So, about the quote from The Prestige that inspired the week’s Disquiet Junto project. In brief: transcribing it is complicated. I love the description that opens the movie, which was directed by Christopher Nolan. I’d listen to Michael Caine read the phone book. Better yet for him to intone sagaciously on the trappings of magic. Listen here in this clip of the film’s first few minutes:


The thing is, the quote is widely mis-transcribed. A lot of transcriptions insert the word “great” early on. I hear it quite clearly as “Every magic trick consists of three parts.” But there are numerous instances in which it’s presented as “Every great magic trick consists of three parts.” Most of these seem copied and pasted.

Weirder still, a large number of these appearances online of the quote attribute the overall statement not to the 2006 movie, but to Christopher Priest, who wrote the novel, published in 1995, that inspired the movie. The text spoken by Michael Caine does not appear in the book. There is a sequence like it in the book, but it is worded quite differently.

Here is the movie version of the “Prestige quote” on Goodreads, which is a website of books, not of movies, nonetheless attributed to Priest: goodreads.com. (While not as egregious, the mistake feels a bit like Costanza’s failed end run around actually reading Breakfast at Tiffany’s.) And here’s an explanation about TED Talks that uses The Prestige as a model, and attributes the quote to Priest: medium.com. I suppose the tweet thread where this post originated was my TED Talk. :)

So, Priest didn’t write the text, and “great” doesn’t even appear in the movie where the text is spoken aloud.

It’s very Christopher Nolan that there would be an error within an error in plain sight around the world.

Again, I’d listen to Michael Caine read anything, and listening to him speak this text is a masterclass (as distinct from a TED Talk) in making someone else’s text one’s own (in this case: someone else’s text based on someone else’s text). When I re-transcribed it for this week’s Disquiet Junto project, using the widely re-posted “Goodreads version” as my template, I paid attention to each pause, each transition. Some of the pauses signaled em-dashes, one an ellipsis. Distinctions needed to be made for how Caine speaks, versus how Nolan breaks up the speech with brief snippets of imagery. Some are pauses of utterance, while others are more akin to hitting pause.

And sometimes I really couldn’t quite tell what was said. That’s the thing about speaking. It’s like a trick, like magic. You can say two words at once. You can say a word in a way that suggests another word, layers them. You can hint at a word, and then change direction. You can say a familiar word, but mean it different from how it appears on the page. You and I might do these things by instinct as much as by mistake. When Michael Caine does it, it’s … well, it’s just amazing, right? It’s a mastery of phrasing. The way he pauses before “or a man” is mastery. Had Caine done nothing else in his career, I think that pause would have earned him his knighthood. (Not that I’m into knighthoods or regal pageantry, which is why I haven’t called him Sir here.)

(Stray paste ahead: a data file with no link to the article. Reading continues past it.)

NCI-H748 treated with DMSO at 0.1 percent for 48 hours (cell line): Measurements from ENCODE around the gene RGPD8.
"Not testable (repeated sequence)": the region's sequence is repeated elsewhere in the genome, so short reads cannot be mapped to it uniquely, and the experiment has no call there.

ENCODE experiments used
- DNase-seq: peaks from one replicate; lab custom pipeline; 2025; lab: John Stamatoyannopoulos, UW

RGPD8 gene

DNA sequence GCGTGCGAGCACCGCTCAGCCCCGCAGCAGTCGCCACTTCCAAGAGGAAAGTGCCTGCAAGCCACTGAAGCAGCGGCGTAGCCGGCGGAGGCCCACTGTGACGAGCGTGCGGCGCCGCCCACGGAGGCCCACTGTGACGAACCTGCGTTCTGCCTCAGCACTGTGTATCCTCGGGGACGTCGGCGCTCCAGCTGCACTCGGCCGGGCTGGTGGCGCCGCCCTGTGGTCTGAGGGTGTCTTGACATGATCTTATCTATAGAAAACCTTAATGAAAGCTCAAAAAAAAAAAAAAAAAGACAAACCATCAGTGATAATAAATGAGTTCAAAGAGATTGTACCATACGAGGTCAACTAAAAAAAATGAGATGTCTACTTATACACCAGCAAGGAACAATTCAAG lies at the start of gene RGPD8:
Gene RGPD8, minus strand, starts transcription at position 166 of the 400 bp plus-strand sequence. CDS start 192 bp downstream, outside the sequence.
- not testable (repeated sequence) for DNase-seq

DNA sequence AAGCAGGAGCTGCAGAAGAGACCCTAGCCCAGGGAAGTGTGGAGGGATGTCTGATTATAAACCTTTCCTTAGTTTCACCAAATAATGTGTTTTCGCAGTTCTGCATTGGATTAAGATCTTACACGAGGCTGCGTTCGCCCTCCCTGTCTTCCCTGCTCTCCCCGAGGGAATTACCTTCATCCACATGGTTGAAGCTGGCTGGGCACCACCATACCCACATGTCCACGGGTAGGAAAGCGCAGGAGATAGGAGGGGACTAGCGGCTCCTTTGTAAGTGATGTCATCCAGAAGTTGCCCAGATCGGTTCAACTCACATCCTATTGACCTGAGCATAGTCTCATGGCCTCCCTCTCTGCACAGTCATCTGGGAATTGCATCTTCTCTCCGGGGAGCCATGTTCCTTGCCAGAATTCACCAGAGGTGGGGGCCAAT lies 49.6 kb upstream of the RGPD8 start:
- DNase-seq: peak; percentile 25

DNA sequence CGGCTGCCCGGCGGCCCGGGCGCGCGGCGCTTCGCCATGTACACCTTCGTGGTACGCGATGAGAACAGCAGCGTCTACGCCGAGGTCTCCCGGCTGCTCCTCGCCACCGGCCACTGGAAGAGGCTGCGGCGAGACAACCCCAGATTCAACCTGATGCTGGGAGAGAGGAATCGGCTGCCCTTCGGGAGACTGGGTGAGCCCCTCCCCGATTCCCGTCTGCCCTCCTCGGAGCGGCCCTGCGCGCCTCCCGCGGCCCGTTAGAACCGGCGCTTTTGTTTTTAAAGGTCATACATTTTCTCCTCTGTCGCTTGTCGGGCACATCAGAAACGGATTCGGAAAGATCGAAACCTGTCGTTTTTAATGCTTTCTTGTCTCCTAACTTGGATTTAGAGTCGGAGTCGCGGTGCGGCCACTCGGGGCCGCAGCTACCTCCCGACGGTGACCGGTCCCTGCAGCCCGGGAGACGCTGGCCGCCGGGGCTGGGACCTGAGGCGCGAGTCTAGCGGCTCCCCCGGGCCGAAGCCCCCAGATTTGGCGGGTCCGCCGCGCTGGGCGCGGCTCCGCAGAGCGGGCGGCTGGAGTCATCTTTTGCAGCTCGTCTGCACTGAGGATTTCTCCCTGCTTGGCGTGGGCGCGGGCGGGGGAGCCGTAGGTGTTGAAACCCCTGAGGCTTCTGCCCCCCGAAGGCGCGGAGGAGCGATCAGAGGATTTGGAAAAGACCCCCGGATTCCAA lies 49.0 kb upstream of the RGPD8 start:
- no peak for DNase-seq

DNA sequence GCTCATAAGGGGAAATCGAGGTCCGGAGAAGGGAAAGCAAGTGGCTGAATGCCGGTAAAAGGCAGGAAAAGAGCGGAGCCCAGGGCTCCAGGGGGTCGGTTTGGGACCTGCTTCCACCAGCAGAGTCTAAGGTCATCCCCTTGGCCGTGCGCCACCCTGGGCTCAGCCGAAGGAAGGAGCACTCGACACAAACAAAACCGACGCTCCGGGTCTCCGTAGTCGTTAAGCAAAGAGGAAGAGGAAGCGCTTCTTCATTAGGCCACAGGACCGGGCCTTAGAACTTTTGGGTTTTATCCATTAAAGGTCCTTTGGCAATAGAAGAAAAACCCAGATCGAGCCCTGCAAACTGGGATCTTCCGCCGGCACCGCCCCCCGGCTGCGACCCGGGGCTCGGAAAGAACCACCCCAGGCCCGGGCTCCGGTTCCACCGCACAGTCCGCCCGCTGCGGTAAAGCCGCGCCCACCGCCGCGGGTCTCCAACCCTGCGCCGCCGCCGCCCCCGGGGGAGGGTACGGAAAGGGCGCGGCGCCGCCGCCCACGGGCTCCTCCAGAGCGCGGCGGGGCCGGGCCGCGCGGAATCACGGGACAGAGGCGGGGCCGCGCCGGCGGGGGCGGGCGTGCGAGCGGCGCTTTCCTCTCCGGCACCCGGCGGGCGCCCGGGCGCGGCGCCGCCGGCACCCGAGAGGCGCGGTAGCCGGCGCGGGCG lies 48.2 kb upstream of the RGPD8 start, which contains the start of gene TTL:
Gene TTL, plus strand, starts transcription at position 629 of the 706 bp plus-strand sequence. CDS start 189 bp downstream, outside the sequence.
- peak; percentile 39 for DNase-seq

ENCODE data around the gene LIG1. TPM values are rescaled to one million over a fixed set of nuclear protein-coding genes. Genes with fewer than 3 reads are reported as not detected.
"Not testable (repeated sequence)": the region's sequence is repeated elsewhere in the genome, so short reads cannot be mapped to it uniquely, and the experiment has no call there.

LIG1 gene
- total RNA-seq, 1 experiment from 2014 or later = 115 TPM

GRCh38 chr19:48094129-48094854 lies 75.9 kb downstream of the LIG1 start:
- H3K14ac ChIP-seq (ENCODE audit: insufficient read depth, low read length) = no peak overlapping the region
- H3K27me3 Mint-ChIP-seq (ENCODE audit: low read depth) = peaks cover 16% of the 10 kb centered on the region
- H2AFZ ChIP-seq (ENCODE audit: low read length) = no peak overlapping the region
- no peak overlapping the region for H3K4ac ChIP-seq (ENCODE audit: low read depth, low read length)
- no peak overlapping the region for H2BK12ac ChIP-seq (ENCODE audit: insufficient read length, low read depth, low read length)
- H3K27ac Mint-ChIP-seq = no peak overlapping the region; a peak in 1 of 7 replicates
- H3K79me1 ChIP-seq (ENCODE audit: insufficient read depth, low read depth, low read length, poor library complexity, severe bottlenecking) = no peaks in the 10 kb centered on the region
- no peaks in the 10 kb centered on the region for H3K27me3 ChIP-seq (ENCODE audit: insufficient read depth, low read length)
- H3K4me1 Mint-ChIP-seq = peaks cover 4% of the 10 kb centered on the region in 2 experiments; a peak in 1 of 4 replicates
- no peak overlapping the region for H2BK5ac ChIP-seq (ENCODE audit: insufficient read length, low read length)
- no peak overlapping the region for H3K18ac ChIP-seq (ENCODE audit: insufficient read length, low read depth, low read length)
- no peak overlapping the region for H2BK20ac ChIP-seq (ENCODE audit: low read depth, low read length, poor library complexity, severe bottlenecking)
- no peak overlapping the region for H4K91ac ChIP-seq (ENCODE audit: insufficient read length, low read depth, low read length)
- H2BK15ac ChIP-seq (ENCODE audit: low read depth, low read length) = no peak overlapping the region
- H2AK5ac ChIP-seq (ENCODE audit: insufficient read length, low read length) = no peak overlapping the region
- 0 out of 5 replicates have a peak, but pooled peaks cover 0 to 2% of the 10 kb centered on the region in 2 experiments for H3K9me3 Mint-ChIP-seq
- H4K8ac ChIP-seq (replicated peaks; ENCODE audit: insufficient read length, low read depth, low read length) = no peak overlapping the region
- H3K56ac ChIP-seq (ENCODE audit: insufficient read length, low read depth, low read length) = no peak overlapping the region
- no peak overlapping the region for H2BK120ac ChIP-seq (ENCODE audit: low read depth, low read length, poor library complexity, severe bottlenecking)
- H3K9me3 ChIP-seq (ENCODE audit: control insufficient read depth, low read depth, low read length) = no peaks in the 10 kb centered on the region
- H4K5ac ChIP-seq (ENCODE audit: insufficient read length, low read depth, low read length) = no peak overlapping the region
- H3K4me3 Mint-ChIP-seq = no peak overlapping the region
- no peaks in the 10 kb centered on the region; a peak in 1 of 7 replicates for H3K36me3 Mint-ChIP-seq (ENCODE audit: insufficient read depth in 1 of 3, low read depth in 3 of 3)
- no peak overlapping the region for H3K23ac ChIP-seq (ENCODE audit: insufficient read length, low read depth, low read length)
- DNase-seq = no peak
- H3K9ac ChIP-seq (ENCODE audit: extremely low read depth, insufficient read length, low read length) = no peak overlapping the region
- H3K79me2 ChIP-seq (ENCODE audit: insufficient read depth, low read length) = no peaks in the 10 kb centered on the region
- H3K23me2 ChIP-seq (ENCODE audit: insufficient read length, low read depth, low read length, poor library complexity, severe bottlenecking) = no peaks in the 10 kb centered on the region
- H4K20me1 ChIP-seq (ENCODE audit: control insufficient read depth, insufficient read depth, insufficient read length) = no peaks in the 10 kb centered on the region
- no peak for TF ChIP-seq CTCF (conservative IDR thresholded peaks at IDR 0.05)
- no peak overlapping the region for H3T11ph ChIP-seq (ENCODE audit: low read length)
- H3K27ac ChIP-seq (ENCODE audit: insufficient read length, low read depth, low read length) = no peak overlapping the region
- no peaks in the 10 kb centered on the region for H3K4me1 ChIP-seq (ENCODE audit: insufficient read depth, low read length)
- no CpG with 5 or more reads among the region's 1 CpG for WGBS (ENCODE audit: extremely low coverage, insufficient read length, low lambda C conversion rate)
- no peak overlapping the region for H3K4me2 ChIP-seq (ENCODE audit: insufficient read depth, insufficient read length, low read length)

So, do listen through the audio. Listen to the micro-utterances, the granular nuances. While doing so 20 or 30 times over the course of a day and a half, I thought a lot about Ethan Hein’s writing about the tuning of voices in rap, the expressiveness of tiny shifts and pauses.

You may hear the text different from how I do. You might transcribe the opening speech of The Prestige differently to match what you hear. For example, I’m not sure Caine says “unaltered.” He may say “not altered.” I’m pretty sure it’s “unaltered.” It’s sort of both. That’s the art of it. In other words, that’s the magic of it.

Disquiet Junto Project 0489: The Prestige

The Assignment: Apply some magic to ABA form.

Each Thursday in the Disquiet Junto group, a new compositional challenge is set before the group’s members, who then have just over four days to upload a track in response to the assignment. Membership in the Junto is open: just join and participate. (A SoundCloud account is helpful but not required.) There’s no pressure to do every project. It’s weekly so that you know it’s there, every Thursday through Monday, when you have the time.